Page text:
When the owner dropped it off, he said he’d like paint on it, and when we started, he said he’d like it done up a little better, and then got to the point that he said he’d like to take out a trophy at his local car club. So, we kept on going on it until we got it like this. Every nut, bolt, and screw has been done up. He’s decided now that he’d like seat belts, so we’re fitting seat belts.
Aston Martin DB5
The engine’s all aluminium, so it doesn’t weigh a lot, and these are the most beautiful things to drive. Before we started pulling it apart, my wife and I took it away for the weekend, and it was just a lovely car. But well-worn everywhere. We’ve had everything stripped out of it now. We even had all the body off, undid all the skins. We replaced all the lower stuff, replaced the door skins, made a new boot lid for it. It had a lot of rust in the steel frame, so we’ve replaced all that. This was the one that really put Aston Martin on the map as far as sales went because it was in James Bond, and people love it. It’s worth twice as much as a DB6 which is the next model.
1962 Ferarri 250 GTE
This was raced in the US in Indianapolis by Vern Schuppan. We’ve done a lot of cars for Vern over the years, he lives in Adelaide still.
Gerard's own 1938 Dodge Special
I run it at Philip Island and Winton, Wakefield Park, here in Adelaide at Malala and out at The Bend. I use it a lot. It was built by Bruce Hartwig, he built quite a few of these cars back in the 1980s. I race it in the ‘Historic Racing’ group category.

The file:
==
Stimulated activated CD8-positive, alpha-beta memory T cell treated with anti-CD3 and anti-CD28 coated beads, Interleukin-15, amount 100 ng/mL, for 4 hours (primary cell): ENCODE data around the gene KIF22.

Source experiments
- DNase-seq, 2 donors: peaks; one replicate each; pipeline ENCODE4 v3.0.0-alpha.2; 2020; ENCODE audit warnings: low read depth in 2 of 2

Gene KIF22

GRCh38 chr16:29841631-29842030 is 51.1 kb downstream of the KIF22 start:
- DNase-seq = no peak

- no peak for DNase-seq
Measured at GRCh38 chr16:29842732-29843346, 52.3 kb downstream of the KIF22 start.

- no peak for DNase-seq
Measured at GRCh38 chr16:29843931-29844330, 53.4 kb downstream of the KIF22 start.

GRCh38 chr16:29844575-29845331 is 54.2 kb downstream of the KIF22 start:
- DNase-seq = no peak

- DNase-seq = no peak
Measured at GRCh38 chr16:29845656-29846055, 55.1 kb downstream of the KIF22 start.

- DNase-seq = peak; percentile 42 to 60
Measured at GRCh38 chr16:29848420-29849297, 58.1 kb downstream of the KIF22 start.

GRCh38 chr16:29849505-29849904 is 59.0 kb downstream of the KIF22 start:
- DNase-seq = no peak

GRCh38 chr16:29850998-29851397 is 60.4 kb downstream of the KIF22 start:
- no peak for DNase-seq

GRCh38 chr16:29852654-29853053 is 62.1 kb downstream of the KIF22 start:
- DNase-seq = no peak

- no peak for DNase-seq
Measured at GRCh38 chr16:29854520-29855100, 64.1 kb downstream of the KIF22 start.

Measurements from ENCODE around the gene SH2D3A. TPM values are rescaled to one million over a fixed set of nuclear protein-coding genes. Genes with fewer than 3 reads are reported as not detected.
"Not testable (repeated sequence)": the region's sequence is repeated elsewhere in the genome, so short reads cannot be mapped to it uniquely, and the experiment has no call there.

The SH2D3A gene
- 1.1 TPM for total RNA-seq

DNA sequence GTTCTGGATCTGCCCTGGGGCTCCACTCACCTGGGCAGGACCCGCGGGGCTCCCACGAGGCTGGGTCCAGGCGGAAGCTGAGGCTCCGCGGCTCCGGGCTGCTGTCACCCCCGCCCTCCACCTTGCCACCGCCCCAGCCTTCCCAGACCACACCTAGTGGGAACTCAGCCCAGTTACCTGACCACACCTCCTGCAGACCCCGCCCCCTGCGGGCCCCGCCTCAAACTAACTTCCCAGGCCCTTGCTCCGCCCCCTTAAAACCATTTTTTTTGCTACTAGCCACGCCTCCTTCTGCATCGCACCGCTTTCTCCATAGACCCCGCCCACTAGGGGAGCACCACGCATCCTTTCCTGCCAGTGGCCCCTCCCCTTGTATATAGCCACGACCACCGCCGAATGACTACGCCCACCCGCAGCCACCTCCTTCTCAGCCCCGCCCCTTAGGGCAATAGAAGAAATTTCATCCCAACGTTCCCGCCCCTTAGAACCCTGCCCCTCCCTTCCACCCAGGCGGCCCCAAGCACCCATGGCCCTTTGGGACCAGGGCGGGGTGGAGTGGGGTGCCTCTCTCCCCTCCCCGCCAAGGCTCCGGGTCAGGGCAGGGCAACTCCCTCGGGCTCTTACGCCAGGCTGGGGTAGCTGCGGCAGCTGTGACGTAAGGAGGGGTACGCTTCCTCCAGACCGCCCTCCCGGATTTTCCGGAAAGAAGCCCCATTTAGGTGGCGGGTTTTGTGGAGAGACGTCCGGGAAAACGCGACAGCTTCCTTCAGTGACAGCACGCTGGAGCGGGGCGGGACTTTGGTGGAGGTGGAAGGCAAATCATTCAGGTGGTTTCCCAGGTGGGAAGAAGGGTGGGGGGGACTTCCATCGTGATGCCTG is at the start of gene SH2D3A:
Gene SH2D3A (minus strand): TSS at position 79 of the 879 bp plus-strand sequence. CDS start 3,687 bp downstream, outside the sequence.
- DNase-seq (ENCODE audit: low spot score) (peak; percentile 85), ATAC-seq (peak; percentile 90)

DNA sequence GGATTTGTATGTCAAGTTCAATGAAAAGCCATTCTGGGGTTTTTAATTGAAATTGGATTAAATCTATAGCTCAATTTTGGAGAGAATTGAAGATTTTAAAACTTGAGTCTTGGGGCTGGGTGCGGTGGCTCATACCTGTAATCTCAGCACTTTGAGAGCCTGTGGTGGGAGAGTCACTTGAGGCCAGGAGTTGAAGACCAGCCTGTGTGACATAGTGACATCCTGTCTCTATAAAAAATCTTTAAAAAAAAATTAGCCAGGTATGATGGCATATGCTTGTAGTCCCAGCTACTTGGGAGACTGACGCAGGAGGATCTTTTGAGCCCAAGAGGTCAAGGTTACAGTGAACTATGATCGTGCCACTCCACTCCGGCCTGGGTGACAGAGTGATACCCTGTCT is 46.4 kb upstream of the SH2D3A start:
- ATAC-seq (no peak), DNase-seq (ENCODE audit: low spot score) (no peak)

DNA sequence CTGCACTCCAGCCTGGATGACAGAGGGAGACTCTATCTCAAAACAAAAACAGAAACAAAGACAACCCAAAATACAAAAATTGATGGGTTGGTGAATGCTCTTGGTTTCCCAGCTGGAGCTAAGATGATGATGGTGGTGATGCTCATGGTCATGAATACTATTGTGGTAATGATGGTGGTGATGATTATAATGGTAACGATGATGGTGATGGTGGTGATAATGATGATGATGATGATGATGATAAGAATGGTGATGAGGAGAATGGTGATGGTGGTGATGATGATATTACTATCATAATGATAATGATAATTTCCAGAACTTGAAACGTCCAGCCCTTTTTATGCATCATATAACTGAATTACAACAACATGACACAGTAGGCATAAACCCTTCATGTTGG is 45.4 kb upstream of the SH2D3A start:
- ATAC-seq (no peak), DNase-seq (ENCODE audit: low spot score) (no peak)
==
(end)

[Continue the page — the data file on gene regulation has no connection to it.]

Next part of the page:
Mercedes 230 SL
About 1965, first of the pagodas, started in 1965 and went through to about 1980. Started with a little 2.3L motor, and went up to 2.8. We’ve repaired every nut, bolt and screw. There’s nothing on there that hasn’t been rebuilt.
1914 T Model Ford
This was a couple of years after the start of Henry Ford's mass-production vehicles – he started that around 1912. The panel on the front, we just bought from the United States – the old one had had it. Altogether it was $500 and it fits perfectly – that’s so much more efficient than making one.
Aston Martin DB3
It’s a replica of the DB3S that they raced at Le Mans in 1953. This one runs a motor that was designed by W.O. Bentley. It’s in the same trim that it would have run at Le Mans. We’ve repaired the body that we were given. We’ve made the seats, made all the interior, and made it big enough so that the owner fits in it.
Tip Top Van and 1963 Troop Carrier
The Tip Top van used to be used for bread deliveries, but the owner wants seats in it now so it’s a four-seater. We put a little window in the side in the back, so the passengers can see out. Tried to keep it looking like the original look of the car.
The Troop Carrier (visible behind the toolbox, the roof seen in the foreground) was one of the first 200 built. 90 came to Australia, and 100 went to the United States. They used a lot of them on the Snowy Scheme. Apparently, some of them were used here in South Australia by the post office. They say that of the 90 that came to Australia, there’s only six of them left. We’ve got this one, and we’ve got another one in storage ready to start once we’ve finished it, and somebody spoke to me last week about doing a third one. We made that roof from scratch.